The lawsuit, meanwhile, has exposed a rift between those seeking reform. After the lawsuit was filed, Dart, who has long complained of the number of people locked up who do not belong in jail, for the first time publicly endorsed an end to cash bail. Matthew J. Piers, one of the lawyers who filed the lawsuit, contends that while publicly calling for reform, the sheriff wasted an opportunity over several years to accomplish the release of more people while federal officials were monitoring the jail. Dart’s office maintains that the sheriff’s hands were tied by court-issued rules that strictly limited who could be released.

Piers contends that a finding that the current system violates the constitution would necessarily force reluctant officials to change the system. The sheriff is among officials who say that the lawsuit only complicates reform efforts.

Dart has embraced Mitchell’s bill to end the cash bail system, but his office notes that the bill faces an uphill climb. 

“Before there was even language to chew on, the concept was met with significant opposition outside of Cook County … so I expect that opposition to continue in the legislative process,” said Cara Smith, Dart’s chief policy officer. “Outside of Cook County, the general feeling is: ‘We don’t have this problem. There’s no problem that needs to be solved by the elimination of cash bail.’”

One alternative Dart supports, said Smith, is a bill introduced by Rep. Arthur Turner, D-Chicago, that would permit sheriffs to request bail modifications for inmates. Both Piers and Matt Jones, associate director of the Illinois State’s Attorneys Appellate Prosecutor, say that enhanced power for sheriffs is unprecedented, and Piers notes that power could be abused.

Many downstate counties rely on the fees that they collect from cash bail to help fund their criminal justice systems, according to John McCabe, director of governmental relations for the Illinois Probation and Court Services Association. Bail reform typically requires investment in pretrial services in order to be successful.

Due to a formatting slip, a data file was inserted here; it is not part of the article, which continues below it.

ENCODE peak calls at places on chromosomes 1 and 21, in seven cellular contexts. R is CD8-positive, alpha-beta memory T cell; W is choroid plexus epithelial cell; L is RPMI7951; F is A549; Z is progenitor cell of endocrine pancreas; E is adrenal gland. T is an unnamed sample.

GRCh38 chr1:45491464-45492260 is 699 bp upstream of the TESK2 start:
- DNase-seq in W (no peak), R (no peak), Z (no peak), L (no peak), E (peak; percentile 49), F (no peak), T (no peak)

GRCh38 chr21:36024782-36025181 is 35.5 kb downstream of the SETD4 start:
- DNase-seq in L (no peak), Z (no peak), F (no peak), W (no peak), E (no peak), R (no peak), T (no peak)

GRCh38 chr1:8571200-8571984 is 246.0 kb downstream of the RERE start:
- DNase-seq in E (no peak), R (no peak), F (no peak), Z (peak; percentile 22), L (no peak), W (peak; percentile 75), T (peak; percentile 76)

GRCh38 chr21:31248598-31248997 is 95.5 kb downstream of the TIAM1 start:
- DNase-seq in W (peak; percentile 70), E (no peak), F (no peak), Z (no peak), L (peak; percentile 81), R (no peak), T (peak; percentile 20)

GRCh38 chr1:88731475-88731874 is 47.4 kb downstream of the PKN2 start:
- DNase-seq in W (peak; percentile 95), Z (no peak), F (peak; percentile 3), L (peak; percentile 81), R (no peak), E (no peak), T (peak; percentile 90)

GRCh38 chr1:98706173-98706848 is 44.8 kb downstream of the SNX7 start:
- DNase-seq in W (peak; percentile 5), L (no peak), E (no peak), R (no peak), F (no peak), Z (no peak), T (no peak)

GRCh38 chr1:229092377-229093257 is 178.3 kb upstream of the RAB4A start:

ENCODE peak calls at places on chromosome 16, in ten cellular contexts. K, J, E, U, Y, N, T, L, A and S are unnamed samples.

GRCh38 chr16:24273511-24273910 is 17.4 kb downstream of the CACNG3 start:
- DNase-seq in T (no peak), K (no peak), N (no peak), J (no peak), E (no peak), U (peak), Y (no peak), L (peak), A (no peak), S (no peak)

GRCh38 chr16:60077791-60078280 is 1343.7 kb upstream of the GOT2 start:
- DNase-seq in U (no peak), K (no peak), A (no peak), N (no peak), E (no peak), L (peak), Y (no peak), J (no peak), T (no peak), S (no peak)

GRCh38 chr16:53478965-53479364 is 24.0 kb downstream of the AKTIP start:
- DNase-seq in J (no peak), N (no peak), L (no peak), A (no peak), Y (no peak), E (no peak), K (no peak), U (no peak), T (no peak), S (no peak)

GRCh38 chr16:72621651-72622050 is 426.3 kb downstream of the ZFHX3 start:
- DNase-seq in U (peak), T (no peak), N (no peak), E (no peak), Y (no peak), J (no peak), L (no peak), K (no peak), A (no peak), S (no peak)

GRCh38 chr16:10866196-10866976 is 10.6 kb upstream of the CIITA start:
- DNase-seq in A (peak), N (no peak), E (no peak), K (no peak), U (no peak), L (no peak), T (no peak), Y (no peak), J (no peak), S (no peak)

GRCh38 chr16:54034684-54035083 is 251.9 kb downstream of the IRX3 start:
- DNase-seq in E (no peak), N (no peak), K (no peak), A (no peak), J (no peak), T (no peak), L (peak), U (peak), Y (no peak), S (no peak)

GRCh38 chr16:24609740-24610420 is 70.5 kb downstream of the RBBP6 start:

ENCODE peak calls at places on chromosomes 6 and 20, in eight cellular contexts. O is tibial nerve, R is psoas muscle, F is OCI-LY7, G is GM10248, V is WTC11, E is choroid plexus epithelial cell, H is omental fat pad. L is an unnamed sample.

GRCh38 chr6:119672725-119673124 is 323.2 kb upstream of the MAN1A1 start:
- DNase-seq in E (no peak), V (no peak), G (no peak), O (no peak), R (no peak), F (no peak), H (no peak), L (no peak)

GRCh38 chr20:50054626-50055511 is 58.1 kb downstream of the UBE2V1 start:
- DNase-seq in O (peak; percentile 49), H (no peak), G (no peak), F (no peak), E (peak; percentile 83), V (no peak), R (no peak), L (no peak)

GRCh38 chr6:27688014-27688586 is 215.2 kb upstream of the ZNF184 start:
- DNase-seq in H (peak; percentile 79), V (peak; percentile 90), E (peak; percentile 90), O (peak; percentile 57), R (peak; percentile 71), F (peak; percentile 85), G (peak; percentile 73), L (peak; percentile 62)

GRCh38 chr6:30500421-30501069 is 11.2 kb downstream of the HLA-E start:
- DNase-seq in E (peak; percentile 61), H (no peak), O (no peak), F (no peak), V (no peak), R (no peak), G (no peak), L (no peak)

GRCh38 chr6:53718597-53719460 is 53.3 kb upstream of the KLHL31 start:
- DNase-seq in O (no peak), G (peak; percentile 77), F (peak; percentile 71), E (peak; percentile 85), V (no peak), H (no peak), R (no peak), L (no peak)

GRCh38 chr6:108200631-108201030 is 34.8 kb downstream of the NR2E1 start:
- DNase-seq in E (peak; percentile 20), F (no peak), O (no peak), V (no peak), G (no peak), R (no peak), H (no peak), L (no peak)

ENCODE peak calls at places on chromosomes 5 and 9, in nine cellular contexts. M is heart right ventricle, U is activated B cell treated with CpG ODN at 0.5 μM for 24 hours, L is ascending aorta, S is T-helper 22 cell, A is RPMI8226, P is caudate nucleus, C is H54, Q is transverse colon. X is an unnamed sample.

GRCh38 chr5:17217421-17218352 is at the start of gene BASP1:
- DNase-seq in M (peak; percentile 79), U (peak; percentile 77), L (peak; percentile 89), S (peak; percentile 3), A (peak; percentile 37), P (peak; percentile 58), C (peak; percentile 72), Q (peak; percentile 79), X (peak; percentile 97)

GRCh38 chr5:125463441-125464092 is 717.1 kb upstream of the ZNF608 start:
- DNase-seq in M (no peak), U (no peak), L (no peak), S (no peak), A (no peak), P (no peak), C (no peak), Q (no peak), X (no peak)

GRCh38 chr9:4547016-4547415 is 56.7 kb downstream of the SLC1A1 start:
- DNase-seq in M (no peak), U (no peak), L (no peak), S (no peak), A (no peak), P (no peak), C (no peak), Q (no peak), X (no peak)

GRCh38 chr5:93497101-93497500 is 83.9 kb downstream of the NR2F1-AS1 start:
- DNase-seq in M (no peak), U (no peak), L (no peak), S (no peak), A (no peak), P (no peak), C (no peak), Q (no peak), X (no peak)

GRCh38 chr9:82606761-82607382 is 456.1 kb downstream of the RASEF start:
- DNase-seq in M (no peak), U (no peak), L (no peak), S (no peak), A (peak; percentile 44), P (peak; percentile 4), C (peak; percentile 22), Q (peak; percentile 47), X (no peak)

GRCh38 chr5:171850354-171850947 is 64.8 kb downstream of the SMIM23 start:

Mitchell’s bill, for example, would require local pretrial service agencies to call or text defendants to remind them of their upcoming court dates — a practice that studies from Colorado to Delaware have found to be effective — and to provide court transportation to suspects who cannot afford it. It would also create a public data-collection system on pretrial proceedings throughout the state.

By releasing more nonviolent suspects, Mitchell said he believes that the county will save money by locking up fewer people, savings that could pay for greater pretrial services. But Jones emphasized that both financial resources and criminal caseloads differ vastly between Cook and its neighboring counties, which he said could make a “one-size-fits-all approach” to addressing bail reform problematic for downstate counties.

“People have to realize that this is going to be a tax increase for some of those counties,” McCabe said, adding that Illinois’ 177 General Assembly members comprise “an interesting mix” of lawmakers who are often affected by their constituents. “All these legislators have wonderful ideas on how to improve the criminal justice system. … I just don’t think all their colleagues are going to be ready for it just yet.”